Isolated Biliary Fistula After Donor Right Hepatectomy and Its Novel Interventional Treatment: Isolated Liver-Punctured Drainage

H. Kato, M. Usui, A. Nakatsuka, A. Hayasaki, T. Ito, Y. Iizawa, Y. Murata, A. Tanemura, N. Kuriyama, Y. Azumi, M. Kishiwada, S. Mizuno, H. Sakurai, S. Isaji

Research output: Contribution to journalArticlepeer-review


Isolated biliary leakage is difficult to manage, and afflicted patients often develop refractory fistula. The present case was a 43-year-old male donor whose wife developed acute fulminant liver failure. Computed tomography (CT) volumetry showed that the estimated remnant liver volume was only 394 mL (31%) if his right lobe would be harvested. Since remnant liver volume was marginal, our proposed cut line for the right hepatectomy was set in order to preserve branches of the middle hepatic vein draining segments 4b+8 and 5. Right hepatectomy was performed, but on postoperative day 14, the donor developed fever and right back pain, and enhanced CT showed a 6 cm intra-abdominal abscess at the site of cutting, and we diagnosed it as an isolated biliary fistula since the isolated segment 5/8 was receiving arterial blood supply and exhibiting regrowth. A transabdominal abscess drainage was performed, after which the patient lost 30 to 50 mL of bile juice per day in drainage until 2 months after the drainage procedure. Ethanol injection, acetic acid injection, and transarterial or portal embolization for the isolated liver were proposed, but these all were impossible to carry out because there were no accessible routes. Thus, re-abscess drainage with a 7-French drainage catheter was performed through the isolated liver on postoperative day 53, and the isolated functional liver was punctured to induce liver atrophy. After this drainage, the isolated liver started to shrink and bile output had been stopped. In conclusion, our punctured-liver drainage could be effective for the treatment of isolated biliary fistula, allowing physicians to avoid an invasive additional liver resection or other invasive percutaneous approach using chemical reagents.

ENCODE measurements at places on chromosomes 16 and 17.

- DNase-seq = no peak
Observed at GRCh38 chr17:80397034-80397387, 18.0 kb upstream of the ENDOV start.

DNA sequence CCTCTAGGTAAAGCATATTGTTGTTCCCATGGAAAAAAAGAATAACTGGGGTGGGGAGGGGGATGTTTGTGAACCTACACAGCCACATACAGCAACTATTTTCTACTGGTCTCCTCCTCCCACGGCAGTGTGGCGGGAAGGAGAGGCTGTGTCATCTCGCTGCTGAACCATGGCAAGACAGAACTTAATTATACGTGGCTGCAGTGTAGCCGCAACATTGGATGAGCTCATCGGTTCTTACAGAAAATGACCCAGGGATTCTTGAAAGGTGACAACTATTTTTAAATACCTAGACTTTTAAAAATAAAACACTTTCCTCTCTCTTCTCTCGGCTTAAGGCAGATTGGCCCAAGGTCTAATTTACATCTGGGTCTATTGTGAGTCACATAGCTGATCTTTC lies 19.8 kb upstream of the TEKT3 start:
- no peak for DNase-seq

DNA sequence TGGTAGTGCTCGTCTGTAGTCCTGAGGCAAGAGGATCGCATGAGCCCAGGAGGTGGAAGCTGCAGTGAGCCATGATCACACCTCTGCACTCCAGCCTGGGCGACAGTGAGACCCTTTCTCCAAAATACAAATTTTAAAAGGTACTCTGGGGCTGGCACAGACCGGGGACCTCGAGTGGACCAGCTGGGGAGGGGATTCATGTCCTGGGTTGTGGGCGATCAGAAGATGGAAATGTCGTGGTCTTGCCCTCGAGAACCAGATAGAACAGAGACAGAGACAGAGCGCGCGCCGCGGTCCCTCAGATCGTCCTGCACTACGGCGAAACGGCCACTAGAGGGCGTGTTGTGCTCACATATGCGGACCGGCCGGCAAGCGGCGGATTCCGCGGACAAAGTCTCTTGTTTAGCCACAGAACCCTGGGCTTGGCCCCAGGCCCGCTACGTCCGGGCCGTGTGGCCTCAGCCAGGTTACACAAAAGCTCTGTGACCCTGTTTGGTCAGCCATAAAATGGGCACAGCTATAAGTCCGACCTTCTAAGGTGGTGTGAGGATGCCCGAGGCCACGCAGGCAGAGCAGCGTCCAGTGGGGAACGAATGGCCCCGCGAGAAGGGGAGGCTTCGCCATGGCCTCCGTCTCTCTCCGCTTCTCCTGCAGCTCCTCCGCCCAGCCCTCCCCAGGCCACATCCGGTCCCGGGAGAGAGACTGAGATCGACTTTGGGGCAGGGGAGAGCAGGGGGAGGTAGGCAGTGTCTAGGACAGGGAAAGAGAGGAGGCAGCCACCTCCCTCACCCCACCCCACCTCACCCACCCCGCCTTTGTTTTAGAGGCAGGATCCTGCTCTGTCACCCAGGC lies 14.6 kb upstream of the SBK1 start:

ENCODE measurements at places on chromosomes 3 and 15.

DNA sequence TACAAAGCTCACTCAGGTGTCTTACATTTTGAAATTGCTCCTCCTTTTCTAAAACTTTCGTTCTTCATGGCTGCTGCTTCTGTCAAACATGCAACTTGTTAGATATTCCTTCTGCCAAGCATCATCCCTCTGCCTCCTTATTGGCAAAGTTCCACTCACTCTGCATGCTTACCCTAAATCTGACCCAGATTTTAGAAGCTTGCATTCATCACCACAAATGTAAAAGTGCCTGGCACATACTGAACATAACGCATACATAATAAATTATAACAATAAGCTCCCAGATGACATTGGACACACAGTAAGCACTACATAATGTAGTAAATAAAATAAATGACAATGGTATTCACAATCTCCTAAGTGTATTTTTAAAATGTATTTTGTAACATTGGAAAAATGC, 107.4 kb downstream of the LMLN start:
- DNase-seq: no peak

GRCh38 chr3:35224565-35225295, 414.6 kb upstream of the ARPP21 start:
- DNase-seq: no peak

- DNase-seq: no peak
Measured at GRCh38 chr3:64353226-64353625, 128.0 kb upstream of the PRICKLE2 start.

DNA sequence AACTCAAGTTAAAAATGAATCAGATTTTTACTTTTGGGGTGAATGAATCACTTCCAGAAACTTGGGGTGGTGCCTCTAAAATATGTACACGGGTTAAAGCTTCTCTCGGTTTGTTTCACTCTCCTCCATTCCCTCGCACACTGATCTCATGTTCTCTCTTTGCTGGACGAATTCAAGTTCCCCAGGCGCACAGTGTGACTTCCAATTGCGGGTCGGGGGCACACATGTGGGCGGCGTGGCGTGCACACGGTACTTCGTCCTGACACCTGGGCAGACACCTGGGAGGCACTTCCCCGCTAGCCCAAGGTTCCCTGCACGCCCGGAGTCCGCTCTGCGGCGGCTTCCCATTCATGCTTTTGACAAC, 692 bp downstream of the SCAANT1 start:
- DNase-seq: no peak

Original languageEnglish
Pages (from-to)2885-2888
Number of pages4
JournalTransplantation Proceedings
Issue number9
Publication statusPublished - 11-2018
Externally publishedYes

All Science Journal Classification (ASJC) codes

  • Surgery
  • Transplantation


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